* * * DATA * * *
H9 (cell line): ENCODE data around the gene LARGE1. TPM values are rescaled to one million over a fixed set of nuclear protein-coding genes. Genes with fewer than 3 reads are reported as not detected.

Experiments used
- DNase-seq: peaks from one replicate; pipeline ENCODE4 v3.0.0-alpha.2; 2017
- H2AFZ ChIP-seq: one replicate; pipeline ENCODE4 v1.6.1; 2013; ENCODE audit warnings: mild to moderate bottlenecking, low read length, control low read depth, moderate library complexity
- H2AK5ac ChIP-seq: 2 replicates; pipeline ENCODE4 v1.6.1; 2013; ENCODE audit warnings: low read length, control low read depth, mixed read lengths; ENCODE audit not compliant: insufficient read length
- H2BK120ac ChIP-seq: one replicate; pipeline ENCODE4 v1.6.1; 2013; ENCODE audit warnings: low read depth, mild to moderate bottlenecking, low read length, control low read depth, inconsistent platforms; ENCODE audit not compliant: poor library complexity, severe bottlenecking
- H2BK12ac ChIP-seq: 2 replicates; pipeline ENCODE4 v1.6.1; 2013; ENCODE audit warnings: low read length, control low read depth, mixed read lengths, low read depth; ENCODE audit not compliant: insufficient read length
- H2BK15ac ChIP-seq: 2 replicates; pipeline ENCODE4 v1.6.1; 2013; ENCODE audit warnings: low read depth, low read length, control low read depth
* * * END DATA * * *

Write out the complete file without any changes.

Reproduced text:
H9 (cell line): ENCODE data around the gene LARGE1. TPM values are rescaled to one million over a fixed set of nuclear protein-coding genes. Genes with fewer than 3 reads are reported as not detected.

Experiments used
- DNase-seq: peaks from one replicate; pipeline ENCODE4 v3.0.0-alpha.2; 2017
- H2AFZ ChIP-seq: one replicate; pipeline ENCODE4 v1.6.1; 2013; ENCODE audit warnings: mild to moderate bottlenecking, low read length, control low read depth, moderate library complexity
- H2AK5ac ChIP-seq: 2 replicates; pipeline ENCODE4 v1.6.1; 2013; ENCODE audit warnings: low read length, control low read depth, mixed read lengths; ENCODE audit not compliant: insufficient read length
- H2BK120ac ChIP-seq: one replicate; pipeline ENCODE4 v1.6.1; 2013; ENCODE audit warnings: low read depth, mild to moderate bottlenecking, low read length, control low read depth, inconsistent platforms; ENCODE audit not compliant: poor library complexity, severe bottlenecking
- H2BK12ac ChIP-seq: 2 replicates; pipeline ENCODE4 v1.6.1; 2013; ENCODE audit warnings: low read length, control low read depth, mixed read lengths, low read depth; ENCODE audit not compliant: insufficient read length
- H2BK15ac ChIP-seq: 2 replicates; pipeline ENCODE4 v1.6.1; 2013; ENCODE audit warnings: low read depth, low read length, control low read depth